The Washington Post

Another look at what Simpson-Bowles would mean for federal workers

The House could vote as soon as today on a proposal urging the Obama administration to turn to the Simpson-Bowles commission’s

recommendations if the White House’s upcoming budget proposal doesn’t balance the government’s books within 10 years.

The House has scheduled voting on the Require a Plan Act, which would require the White House to submit a supplemental proposal by April 1 for bringing the budget into balance, if the main budget shows a deficit for that entire period.

In preparing the bill for voting, the House Rules Committee on Monday allowed a vote on an amendment stating that the commission’s recommendations “enjoy wide bipartisan support and should be considered the basis for meeting” that requirement.

“Our amendment simply adds a finding supporting the president’s use of the Simpson-Bowles framework as the basis for his budget submission to Congress,” said a spokeswoman for one of the sponsors, Rep. Frank Wolf (R-Va.).

Wolf on Monday also sent letters to President Obama and House Speaker John Boehner (R-Ohio), urging them to adopt the Simpson-Bowles proposals as a means to avoid automatic sequestration cuts set to hit many federal programs starting in March.

Among its proposals affecting federal employees, the commission recommended a three-year freeze on salary rates. That has been largely adopted, since no general federal pay raise was paid in 2011 or 2012 or last month; a 0.5 percent raise will take effect in April unless prevented.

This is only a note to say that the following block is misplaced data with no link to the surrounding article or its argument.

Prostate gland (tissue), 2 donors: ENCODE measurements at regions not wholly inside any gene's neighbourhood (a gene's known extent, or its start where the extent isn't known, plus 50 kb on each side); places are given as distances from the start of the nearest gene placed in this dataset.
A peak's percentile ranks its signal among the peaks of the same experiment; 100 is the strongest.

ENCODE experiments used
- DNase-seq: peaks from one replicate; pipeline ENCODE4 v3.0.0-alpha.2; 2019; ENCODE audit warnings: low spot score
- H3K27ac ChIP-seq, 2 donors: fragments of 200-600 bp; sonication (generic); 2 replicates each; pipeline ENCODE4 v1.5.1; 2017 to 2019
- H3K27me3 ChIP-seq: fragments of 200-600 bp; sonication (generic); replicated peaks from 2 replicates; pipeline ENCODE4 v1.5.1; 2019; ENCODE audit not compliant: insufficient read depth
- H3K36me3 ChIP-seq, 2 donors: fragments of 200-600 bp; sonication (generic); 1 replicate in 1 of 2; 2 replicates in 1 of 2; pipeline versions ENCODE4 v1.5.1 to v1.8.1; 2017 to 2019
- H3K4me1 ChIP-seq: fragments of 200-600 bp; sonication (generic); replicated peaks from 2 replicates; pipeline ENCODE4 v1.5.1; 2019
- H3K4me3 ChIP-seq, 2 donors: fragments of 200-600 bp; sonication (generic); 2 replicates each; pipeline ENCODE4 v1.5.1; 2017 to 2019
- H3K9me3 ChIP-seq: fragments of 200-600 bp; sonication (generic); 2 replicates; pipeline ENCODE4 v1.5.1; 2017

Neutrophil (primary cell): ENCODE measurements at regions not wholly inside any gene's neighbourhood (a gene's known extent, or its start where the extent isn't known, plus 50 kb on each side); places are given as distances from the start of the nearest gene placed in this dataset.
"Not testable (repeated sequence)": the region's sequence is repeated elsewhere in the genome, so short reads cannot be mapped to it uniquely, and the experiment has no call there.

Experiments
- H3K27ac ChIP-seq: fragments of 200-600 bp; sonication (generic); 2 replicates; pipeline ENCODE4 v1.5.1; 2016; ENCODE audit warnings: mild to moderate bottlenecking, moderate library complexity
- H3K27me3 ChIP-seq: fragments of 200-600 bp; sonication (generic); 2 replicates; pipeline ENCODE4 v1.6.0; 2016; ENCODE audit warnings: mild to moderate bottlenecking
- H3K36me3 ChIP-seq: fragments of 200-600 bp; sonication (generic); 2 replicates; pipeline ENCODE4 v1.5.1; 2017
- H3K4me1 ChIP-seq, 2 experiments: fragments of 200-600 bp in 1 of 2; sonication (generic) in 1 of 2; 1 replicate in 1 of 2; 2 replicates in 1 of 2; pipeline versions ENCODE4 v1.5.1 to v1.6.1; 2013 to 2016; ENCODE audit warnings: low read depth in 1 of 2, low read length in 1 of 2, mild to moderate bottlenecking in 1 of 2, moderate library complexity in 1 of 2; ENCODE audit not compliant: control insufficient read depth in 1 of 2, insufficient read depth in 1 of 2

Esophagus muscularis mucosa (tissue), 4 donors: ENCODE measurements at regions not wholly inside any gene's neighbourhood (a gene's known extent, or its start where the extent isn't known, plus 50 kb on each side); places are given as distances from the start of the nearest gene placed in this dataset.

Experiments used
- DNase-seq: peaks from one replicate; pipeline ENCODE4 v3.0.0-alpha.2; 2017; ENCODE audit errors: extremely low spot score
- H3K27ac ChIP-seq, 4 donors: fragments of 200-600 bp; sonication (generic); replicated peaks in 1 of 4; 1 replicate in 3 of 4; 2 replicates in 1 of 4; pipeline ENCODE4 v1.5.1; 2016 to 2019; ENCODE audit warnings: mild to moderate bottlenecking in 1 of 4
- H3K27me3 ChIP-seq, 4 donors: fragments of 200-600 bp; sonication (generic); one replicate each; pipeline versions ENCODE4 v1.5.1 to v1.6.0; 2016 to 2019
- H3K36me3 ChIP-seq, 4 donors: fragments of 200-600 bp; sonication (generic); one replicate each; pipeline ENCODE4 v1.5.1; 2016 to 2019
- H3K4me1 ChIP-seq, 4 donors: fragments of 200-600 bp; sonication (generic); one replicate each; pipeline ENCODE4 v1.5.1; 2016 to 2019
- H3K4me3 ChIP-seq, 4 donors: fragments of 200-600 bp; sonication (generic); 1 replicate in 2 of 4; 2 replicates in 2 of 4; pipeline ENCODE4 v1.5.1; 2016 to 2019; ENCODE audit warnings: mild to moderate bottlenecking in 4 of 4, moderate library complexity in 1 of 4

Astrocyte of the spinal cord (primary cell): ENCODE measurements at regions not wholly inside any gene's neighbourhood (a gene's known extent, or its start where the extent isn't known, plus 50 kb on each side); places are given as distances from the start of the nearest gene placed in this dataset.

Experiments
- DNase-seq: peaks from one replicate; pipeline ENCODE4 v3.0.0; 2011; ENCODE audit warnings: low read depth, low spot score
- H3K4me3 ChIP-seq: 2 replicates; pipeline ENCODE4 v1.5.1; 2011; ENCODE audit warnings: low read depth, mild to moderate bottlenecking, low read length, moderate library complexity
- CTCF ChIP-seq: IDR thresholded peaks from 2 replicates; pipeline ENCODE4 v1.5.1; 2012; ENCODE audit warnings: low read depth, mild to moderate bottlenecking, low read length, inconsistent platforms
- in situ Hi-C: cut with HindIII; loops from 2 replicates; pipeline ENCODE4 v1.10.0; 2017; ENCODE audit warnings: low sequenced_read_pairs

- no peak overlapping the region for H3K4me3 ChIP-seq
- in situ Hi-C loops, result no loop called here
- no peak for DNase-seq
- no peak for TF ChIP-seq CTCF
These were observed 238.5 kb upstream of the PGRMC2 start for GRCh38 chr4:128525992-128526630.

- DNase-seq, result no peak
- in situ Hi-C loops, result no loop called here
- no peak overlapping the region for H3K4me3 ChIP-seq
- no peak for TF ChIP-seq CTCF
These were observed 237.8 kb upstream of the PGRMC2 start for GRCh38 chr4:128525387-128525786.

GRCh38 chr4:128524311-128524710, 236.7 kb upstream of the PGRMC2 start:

The commission further recommended reducing the federal workforce by 10 percent through attrition, basing the employer contribution toward employee health insurance on a fixed dollar amount rather than a percentage of the total premiums, and equalizing the employee and government contributions toward federal retirement, which would require employees to pay about 6 percent more of their salaries for that benefit.

The Rules Committee meanwhile rejected another proposed amendment, by Rep. Chris Van Hollen (D-Md.), seeking to turn off the sequester with a package of spending cuts and revenue increases.



Success! Check your inbox for details. You might also like:

Please enter a valid email address

See all newsletters

Show Comments
Most Read



Success! Check your inbox for details.

See all newsletters

Your Three. Videos curated for you.
Play Videos
Deaf banjo player teaches thousands
Perks of private flying
Drawing as an act of defiance
Play Videos
Husband finds love, loss in baseball
Bao: The signature dish of San Francisco
From foster homes to the working world
Play Videos
How soccer is helping Philadelphia men kick the streets
Here's why you hate the sound of your own voice
The woman behind the Nats’ presidents ‘Star Wars’ makeover
Play Videos
How hackers can control your car from miles away
How to avoid harmful chemicals in school supplies
How much can one woman eat?
Next Story
Josh Hicks · February 5, 2013

To keep reading, please enter your email address.

You’ll also receive from The Washington Post:
  • A free 6-week digital subscription
  • Our daily newsletter in your inbox

Please enter a valid email address

I have read and agree to the Terms of Service and Privacy Policy.

Please indicate agreement.

Thank you.

Check your inbox. We’ve sent an email explaining how to set up an account and activate your free digital subscription.